Three Griffith University research projects have been successful in gaining grants from the Medical Research Future Fund (MRFF).
The MRFF seeks to transform health and medical research and innovation to improve lives, build the economy and contribute to health system sustainability.
Deputy Vice-Chancellor of Research, Professor Lee Smith said the grants will go a long way in improving health outcomes.
“We have some incredible researchers here at Griffith working on ground-breaking solutions to worldwide issues.
“These teams are very passionate about what they do, with Professor Belinda Beck working with osteoporosis patients, Dr Mo Chen working on a biological nerve bridge device for repairing spinal cord injury and Dr Justin Chapman helping those with mental illness.”
Professor Beck of Griffith’s School of Health Sciences and Social Work and Menzies Health Institute Queensland has been offered a $1.4 million Effective Treatments and Therapies grant for her project STOP FRACTURE! which stands for Strength Training for Optimum Prevention of Fracture: Refocussing a Clinical Paradigm That Underutilises Recognised Effective Therapy.
Her team is addressing the growing problem that osteoporosis presents, dramatically reducing quality of life and leading to loss of independence and an increased risk of an earlier death.
While there are some medications that improve bone mass and reduce risk of osteoporotic fracture, many patients dislike them and prefer lifestyle interventions.
The team has shown high intensity resistance and impact training improves bone and reduces falls that cause fracture, however awareness of the program they’ve developed is quite low.
Professor Beck said one of the biggest challenges they’ve faced is doctors tending to have no faith in exercise as therapy for osteoporosis.
“To make bone adapt, you have to load it heavily, but doctors didn’t want to tell people with osteoporosis to go do heavy lifting because they thought they would break them,” she said.
“We did a series of trials and all of them show this exercise program we have is effective and safe if it’s supervised.
“We’ve been delivering our heavy lifting exercise program for eight years now, and while there is a small group of clinicians who are constantly referring patients to us because they know it works, this grant will be used to build awareness and referral pathways to exercise physiologists instead of simply issuing drug prescriptions, working with GPs and fracture liaison services in hospitals, to improve osteoporosis care.”
The partners for this project include Healthy Bones Australia, Exercise & Sports Science Australia, Western Sydney Local Health District, Gold Coast University Hospital, Royal North Shore Hospital, The Garvan Institute of Medical Research, The University of Adelaide, The Bone Clinic and Lismore Base Hospital.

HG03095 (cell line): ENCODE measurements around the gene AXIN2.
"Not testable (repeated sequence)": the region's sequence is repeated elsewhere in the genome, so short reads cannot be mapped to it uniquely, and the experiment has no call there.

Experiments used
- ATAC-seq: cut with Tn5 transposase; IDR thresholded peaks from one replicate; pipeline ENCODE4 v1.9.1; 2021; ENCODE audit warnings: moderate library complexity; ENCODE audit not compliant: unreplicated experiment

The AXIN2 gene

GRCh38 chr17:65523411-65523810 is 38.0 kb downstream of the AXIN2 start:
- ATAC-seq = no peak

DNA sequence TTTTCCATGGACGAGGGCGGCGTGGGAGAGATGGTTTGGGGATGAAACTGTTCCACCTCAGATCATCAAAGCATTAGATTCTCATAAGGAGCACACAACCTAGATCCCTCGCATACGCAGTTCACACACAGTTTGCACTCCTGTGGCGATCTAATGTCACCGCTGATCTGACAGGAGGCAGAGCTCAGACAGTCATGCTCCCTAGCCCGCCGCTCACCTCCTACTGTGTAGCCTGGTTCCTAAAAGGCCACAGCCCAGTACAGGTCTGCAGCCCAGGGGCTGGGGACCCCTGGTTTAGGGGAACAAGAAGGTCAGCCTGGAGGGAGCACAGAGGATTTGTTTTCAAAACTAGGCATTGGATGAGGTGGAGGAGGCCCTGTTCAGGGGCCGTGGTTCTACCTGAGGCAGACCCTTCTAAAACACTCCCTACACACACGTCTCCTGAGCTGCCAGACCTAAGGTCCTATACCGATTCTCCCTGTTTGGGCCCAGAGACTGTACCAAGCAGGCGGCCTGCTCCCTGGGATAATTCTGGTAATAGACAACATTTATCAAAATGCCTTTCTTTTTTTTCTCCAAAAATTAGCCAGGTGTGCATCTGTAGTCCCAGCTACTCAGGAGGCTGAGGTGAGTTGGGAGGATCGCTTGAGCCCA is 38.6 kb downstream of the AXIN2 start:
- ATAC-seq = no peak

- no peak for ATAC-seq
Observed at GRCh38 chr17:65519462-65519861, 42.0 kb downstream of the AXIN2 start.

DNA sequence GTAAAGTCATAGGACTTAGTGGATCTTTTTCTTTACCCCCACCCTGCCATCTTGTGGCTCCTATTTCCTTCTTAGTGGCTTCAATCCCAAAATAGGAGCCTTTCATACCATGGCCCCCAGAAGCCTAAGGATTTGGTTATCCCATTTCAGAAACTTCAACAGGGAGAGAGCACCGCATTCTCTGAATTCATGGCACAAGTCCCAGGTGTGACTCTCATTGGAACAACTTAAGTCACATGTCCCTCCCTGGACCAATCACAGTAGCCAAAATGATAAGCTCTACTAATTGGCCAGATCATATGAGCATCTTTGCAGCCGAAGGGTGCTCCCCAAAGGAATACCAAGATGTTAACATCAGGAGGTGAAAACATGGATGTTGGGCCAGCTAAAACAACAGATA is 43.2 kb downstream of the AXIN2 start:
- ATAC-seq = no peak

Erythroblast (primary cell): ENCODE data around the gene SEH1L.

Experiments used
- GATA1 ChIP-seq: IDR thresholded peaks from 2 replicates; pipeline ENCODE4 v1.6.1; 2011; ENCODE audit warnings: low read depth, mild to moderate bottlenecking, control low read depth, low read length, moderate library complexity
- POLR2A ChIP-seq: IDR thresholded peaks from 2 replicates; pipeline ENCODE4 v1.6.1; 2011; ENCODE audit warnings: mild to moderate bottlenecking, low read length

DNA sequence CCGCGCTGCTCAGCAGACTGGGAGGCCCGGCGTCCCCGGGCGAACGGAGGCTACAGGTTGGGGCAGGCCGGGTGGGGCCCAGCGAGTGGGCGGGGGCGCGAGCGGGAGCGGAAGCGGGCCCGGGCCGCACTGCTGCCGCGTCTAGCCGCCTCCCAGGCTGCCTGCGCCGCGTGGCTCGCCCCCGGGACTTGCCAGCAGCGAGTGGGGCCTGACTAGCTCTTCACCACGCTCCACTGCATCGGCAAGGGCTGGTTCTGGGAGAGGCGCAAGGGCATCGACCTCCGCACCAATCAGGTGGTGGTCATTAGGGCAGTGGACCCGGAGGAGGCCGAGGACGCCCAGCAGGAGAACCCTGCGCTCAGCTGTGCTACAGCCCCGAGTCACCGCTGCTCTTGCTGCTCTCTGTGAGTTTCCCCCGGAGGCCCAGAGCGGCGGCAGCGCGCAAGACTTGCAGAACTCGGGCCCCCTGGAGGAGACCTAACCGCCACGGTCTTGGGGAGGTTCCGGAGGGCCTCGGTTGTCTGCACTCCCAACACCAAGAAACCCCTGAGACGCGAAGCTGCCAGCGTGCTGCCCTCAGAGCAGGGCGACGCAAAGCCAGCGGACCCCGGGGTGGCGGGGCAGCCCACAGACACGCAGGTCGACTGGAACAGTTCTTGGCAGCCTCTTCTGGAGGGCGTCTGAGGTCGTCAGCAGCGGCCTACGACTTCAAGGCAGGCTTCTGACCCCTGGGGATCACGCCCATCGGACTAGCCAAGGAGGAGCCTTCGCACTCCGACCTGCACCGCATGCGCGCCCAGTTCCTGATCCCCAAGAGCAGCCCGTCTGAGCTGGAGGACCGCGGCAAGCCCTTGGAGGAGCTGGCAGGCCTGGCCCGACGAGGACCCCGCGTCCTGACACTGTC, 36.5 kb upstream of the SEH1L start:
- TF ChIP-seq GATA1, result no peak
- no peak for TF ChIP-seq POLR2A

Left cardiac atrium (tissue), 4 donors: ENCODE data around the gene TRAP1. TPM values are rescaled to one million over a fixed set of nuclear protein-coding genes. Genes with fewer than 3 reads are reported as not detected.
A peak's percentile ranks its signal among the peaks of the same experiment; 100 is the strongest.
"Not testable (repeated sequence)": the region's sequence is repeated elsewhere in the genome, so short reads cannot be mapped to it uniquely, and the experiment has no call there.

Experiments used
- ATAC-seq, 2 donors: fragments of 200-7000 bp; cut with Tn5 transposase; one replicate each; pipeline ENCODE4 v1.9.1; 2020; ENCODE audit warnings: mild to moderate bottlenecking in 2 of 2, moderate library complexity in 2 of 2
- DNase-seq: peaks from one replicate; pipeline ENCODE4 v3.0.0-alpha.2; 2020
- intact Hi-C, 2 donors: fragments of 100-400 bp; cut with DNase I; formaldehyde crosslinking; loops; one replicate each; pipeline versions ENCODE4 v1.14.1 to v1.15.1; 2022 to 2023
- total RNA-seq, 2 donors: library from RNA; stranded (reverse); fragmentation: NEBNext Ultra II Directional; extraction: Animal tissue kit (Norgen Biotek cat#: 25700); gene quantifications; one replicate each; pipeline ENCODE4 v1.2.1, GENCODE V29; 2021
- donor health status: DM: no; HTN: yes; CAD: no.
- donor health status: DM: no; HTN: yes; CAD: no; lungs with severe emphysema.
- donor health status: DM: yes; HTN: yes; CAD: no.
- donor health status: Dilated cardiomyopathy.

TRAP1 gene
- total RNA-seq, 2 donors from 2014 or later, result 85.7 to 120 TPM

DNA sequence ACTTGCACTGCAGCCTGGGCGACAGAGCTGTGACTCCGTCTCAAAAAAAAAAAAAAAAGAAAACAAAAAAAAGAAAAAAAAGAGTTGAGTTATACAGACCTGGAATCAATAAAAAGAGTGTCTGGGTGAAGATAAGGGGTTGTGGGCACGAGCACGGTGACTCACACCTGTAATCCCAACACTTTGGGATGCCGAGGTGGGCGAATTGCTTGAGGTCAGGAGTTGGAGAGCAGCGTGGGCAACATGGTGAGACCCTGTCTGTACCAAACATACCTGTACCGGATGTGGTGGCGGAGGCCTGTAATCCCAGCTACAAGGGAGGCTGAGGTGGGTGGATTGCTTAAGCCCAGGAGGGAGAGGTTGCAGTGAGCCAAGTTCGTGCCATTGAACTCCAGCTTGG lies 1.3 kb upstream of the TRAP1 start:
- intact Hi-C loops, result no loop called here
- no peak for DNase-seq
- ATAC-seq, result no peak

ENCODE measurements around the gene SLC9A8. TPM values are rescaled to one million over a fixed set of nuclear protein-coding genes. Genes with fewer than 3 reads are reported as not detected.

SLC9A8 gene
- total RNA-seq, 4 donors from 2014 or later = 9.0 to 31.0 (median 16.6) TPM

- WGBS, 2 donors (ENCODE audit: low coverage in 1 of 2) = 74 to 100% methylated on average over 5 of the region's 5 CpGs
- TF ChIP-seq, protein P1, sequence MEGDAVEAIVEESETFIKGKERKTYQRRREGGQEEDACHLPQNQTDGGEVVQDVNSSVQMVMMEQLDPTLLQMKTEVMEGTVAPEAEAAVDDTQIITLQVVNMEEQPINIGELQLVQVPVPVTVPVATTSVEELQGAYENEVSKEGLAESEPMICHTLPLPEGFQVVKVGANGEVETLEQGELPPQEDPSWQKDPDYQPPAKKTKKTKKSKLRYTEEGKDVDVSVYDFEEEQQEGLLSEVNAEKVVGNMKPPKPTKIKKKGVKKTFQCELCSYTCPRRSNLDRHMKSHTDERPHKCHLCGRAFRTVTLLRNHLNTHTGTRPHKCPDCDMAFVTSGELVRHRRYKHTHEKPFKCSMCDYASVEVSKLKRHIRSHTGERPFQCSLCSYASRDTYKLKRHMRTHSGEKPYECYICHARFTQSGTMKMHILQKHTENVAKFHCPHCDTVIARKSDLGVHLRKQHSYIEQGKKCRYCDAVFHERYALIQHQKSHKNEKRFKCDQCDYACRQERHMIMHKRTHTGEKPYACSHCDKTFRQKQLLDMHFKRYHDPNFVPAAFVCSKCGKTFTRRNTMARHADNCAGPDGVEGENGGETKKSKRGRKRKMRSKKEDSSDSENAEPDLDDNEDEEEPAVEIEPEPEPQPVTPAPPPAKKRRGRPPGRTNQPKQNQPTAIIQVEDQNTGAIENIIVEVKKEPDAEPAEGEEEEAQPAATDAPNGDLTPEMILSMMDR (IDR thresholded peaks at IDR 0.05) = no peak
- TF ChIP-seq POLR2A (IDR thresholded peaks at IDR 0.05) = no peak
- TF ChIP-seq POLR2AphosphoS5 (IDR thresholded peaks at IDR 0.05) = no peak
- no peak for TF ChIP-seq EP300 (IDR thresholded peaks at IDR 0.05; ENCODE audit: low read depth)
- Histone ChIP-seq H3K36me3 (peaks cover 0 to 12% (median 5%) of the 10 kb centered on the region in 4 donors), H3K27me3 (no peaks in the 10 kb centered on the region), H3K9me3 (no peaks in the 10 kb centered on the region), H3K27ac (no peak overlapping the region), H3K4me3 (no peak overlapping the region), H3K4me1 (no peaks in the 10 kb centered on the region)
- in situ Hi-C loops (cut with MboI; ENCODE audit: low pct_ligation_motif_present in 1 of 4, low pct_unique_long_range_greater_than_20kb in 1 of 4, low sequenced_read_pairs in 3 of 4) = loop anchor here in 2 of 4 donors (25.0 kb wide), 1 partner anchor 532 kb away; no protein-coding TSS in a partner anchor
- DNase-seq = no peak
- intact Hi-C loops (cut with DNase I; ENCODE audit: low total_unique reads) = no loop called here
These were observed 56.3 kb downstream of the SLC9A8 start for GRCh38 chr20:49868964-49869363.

Research Fellow Dr Justin Chapman and his team at the Griffith Research Centre for Mental Health also received an Effective Treatments and Therapies grant of $591,249 for an implementation study trialling the effectiveness and cost-effectiveness of exercise for improving quality of life in people with severe mental illness.
The four-year trial will build on substantial community implementation of exercise programs for people with mental health issues that have benefitted over 600 participants since 2016.
Dr Chapman said partnerships with health services and non-government organisations are essential in this translational work, with Communify QLD, Stride, Neami National, Richmond Fellowship Queensland, Metro North Mental Health, Metro South Addictions and Mental Health and Psychosis Australia on board for the project.
The partners for this project are Brisbane North Primary Health Network, PCYC Queensland, Neami National, Metro North Hospital and Health Service, Mental Illness Fellowship of Australia, Communify Qld, Stride and Richmond Fellowship Queensland.
Dr Mo Chen, a Research Fellow at the Menzies Health Institute – The Clem Jones Centre, was awarded an MRFF Early
to Mid-Career Researchers grant of $761,471 for a biological nerve bridge device (BIOND) for repairing spinal cord injury in humans.
The BIOND is a ground-breaking 3D cellular product for treating spinal cord injury (SCI), completely composed of autologous olfactory ensheathing cells obtained from nasal biopsies, with no artificial materials.
Dr Chen’s team has already extensively tested the nerve bridge in preclinical SCI animal models and identified further enhancements to improve efficacy that they will test with this funding, with the overall goal of introducing them into their existing clinical trial pipeline.
The project partners are Clem Jones Foundation and Perry Cross Spinal Research Foundation (PCSRF).